The Mercedes-Benz Vans unit of DaimlerChrysler AG's commercial vehicle operations plans to have an assembly plant in the U.S. by the summer of 2006 and double its size to 110,000 units and two van products by the end of the decade. If demand warrants. It would start with assembly of the Sprinter Class 2 and 3 cargo van and expand a few years later to add a future generation Mercedes-Benz Vito cargo van.

They are Mercedes products in Europe but would be badged Freightliner (a division of DaimlerChrysler AG) in North America, says Rolf Bartke, the DC senior vice president who heads the Mercedes-Benz Vans business unit.

Bartke says the next eight months will be spent deciding on a site. Existing Freightliner and Chrysler Group facilities with excess capacity are being considered. That includes the Chrysler Group's Pillette Road Assembly Plant in Windsor, Ont., that ceases production of its fullsize Dodge Ram cargo van and passenger wagon in 2003, at which point the plant will be closed without new product.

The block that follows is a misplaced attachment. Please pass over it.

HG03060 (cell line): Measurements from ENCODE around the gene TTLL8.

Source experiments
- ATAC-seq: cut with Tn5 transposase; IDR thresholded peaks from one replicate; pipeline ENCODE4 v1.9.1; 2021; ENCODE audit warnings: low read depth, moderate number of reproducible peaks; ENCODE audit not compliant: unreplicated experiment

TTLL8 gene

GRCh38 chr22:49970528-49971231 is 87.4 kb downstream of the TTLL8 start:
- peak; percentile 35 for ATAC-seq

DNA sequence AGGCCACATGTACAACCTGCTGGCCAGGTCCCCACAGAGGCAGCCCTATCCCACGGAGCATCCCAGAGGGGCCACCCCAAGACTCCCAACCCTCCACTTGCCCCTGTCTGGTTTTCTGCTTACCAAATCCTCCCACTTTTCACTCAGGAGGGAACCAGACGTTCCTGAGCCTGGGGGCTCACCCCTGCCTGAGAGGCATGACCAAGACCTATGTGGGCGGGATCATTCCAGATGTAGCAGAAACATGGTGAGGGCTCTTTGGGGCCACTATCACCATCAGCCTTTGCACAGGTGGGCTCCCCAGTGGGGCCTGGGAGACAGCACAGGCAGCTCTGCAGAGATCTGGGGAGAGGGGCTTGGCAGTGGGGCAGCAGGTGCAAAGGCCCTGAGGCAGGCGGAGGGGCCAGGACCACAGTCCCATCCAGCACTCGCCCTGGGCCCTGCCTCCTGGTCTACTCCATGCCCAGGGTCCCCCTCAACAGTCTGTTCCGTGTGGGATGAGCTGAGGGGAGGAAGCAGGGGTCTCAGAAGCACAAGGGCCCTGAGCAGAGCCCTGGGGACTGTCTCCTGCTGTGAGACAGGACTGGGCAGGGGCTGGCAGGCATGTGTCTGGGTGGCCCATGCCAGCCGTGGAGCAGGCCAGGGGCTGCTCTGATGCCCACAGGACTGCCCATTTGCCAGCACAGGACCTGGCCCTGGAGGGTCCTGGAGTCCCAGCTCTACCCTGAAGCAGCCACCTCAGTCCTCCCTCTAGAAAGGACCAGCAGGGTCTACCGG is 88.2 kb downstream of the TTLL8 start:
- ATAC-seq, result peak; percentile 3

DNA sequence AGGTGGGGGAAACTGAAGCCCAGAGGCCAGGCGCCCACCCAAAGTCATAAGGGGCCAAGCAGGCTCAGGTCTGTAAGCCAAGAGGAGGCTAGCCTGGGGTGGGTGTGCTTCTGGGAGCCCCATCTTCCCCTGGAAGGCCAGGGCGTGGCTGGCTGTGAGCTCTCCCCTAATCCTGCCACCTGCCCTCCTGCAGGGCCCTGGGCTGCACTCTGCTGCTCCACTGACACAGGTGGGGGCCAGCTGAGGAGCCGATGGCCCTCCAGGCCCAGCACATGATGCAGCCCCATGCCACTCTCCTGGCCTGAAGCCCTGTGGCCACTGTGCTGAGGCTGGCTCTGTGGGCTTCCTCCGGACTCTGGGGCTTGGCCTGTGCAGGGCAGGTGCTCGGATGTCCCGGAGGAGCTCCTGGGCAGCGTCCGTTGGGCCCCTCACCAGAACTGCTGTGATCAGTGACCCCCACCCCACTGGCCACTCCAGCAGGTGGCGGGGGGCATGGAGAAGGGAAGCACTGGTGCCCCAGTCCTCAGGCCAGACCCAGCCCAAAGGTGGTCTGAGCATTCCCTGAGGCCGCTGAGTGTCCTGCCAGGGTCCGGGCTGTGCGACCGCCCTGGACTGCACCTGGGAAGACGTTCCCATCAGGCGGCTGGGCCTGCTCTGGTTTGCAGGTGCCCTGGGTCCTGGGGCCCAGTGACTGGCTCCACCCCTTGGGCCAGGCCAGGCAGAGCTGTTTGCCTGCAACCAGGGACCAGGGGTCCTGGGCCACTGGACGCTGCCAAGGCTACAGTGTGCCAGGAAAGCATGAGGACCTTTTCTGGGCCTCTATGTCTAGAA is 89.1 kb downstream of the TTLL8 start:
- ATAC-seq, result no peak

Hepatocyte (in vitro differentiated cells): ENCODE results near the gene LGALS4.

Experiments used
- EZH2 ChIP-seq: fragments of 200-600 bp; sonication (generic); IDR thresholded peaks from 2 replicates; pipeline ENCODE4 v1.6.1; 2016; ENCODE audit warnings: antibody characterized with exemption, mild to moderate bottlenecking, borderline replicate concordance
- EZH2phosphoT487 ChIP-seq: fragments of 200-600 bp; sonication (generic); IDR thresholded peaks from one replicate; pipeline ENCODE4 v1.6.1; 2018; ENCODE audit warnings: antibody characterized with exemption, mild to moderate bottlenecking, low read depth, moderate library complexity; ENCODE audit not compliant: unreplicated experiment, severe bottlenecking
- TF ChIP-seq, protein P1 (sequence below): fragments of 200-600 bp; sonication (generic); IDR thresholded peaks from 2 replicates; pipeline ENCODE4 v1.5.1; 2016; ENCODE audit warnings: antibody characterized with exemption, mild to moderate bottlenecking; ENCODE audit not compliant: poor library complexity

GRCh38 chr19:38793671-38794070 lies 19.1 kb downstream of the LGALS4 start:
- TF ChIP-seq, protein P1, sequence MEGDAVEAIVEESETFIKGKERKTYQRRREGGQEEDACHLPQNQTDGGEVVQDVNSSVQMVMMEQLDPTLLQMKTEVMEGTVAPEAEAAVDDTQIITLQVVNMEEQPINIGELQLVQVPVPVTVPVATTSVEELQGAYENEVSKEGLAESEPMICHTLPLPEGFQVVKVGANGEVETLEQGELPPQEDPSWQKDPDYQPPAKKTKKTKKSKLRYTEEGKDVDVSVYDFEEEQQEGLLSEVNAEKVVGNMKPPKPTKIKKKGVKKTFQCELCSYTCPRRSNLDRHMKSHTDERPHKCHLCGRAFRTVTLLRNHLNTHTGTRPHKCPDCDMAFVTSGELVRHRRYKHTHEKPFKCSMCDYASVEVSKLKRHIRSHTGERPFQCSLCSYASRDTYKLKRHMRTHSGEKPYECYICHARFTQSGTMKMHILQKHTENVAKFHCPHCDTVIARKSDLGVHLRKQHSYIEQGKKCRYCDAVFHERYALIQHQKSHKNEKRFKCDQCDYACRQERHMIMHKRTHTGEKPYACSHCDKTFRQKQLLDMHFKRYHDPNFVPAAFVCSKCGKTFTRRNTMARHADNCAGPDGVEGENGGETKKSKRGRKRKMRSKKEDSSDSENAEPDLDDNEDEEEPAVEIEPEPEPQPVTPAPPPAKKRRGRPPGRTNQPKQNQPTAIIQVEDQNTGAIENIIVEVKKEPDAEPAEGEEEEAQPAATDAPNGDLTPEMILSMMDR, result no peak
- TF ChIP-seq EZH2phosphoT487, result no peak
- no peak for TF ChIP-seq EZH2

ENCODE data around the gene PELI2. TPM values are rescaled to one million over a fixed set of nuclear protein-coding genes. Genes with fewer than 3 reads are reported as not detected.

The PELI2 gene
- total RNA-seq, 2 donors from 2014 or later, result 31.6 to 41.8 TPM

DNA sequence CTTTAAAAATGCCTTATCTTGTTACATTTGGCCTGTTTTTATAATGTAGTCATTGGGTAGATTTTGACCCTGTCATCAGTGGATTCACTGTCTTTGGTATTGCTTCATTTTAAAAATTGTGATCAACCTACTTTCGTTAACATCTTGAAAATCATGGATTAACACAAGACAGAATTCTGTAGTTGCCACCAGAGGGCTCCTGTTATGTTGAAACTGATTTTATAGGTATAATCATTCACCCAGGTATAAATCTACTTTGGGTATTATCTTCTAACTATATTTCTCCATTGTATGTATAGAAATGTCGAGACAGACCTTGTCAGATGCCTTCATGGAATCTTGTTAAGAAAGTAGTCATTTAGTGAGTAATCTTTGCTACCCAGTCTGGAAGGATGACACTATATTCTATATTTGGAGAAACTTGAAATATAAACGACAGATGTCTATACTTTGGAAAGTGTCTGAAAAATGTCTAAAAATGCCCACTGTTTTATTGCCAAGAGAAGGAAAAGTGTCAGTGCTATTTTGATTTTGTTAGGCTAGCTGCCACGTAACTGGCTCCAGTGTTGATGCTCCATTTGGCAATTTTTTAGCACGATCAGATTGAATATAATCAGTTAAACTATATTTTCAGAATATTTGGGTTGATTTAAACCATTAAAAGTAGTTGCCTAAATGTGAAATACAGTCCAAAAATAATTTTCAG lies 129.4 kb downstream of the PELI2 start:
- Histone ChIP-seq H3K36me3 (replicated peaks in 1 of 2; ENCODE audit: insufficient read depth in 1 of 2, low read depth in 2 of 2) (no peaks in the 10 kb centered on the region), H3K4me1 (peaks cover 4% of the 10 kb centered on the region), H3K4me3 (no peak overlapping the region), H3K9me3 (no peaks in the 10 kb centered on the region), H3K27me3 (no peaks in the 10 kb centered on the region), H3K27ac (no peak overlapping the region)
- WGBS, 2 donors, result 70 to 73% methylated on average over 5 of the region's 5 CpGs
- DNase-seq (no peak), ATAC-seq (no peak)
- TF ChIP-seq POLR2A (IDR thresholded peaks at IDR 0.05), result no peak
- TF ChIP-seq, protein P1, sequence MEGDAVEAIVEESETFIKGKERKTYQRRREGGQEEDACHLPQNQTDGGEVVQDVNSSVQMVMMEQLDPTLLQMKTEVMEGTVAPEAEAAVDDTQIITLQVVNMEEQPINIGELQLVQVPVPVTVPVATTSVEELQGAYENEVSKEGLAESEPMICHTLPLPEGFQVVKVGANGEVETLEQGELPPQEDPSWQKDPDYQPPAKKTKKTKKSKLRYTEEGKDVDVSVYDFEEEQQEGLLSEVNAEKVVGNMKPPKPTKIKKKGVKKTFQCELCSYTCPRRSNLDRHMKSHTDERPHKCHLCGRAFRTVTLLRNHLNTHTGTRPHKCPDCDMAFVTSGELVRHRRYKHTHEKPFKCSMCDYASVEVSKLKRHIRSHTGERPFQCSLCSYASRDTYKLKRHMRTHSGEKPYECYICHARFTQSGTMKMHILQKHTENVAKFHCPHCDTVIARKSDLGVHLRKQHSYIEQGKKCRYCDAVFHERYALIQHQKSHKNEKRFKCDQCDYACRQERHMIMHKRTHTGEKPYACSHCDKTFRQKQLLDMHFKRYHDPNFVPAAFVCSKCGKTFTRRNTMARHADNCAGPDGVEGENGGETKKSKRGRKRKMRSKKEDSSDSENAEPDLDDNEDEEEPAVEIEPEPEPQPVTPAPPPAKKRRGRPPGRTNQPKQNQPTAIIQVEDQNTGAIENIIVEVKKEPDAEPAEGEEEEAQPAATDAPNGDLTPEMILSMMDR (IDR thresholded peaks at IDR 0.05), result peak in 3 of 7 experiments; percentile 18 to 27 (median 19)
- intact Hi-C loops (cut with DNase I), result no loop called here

But the chances of Pillette building Sprinter are slim. Under the North American Free Trade Agreement, products built in Canada or Mexico need 62% local content. “We wouldn't reach that,” Bartke says.

A more likely scenario is a U.S. greenfield plant, starting with 50,000 to 60,000 units and a single body shop for Sprinter, but designed to accommodate a second body shop and grow to 110,000 units with Vito production.

Meanwhile, Sprinter kits are being assembled at the Freightliner plant in Gaffney, SC, and the Mercedes-Benz passenger car division is preparing to add a 7-seat, luxury multipurpose vehicle to its M-Class plant in Vance, AL. The GST (Grand Sedan-Touring) concept is a cross/utility vehicle to be priced higher than the Chrysler Town & Country minivan.